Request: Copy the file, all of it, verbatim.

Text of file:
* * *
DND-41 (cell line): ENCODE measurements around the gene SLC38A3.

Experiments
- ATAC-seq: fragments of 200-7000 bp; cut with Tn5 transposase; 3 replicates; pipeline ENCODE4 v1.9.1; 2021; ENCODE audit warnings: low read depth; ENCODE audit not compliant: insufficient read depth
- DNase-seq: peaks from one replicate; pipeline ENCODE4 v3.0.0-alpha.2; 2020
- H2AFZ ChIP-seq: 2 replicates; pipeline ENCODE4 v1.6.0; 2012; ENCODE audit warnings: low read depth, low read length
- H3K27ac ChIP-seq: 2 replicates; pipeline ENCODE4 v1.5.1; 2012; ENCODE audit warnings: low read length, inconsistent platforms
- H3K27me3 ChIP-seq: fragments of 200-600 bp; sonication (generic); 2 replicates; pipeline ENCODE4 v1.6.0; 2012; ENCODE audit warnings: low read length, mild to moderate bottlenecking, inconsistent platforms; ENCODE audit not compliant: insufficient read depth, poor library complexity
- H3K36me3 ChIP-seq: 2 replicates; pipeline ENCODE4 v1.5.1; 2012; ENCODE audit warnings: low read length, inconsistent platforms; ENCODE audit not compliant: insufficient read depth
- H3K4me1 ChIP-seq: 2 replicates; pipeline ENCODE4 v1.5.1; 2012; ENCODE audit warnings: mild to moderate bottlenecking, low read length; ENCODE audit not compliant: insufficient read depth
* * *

DND-41 (cell line): ENCODE measurements around the gene SLC38A3.

Experiments
- ATAC-seq: fragments of 200-7000 bp; cut with Tn5 transposase; 3 replicates; pipeline ENCODE4 v1.9.1; 2021; ENCODE audit warnings: low read depth; ENCODE audit not compliant: insufficient read depth
- DNase-seq: peaks from one replicate; pipeline ENCODE4 v3.0.0-alpha.2; 2020
- H2AFZ ChIP-seq: 2 replicates; pipeline ENCODE4 v1.6.0; 2012; ENCODE audit warnings: low read depth, low read length
- H3K27ac ChIP-seq: 2 replicates; pipeline ENCODE4 v1.5.1; 2012; ENCODE audit warnings: low read length, inconsistent platforms
- H3K27me3 ChIP-seq: fragments of 200-600 bp; sonication (generic); 2 replicates; pipeline ENCODE4 v1.6.0; 2012; ENCODE audit warnings: low read length, mild to moderate bottlenecking, inconsistent platforms; ENCODE audit not compliant: insufficient read depth, poor library complexity
- H3K36me3 ChIP-seq: 2 replicates; pipeline ENCODE4 v1.5.1; 2012; ENCODE audit warnings: low read length, inconsistent platforms; ENCODE audit not compliant: insufficient read depth
- H3K4me1 ChIP-seq: 2 replicates; pipeline ENCODE4 v1.5.1; 2012; ENCODE audit warnings: mild to moderate bottlenecking, low read length; ENCODE audit not compliant: insufficient read depth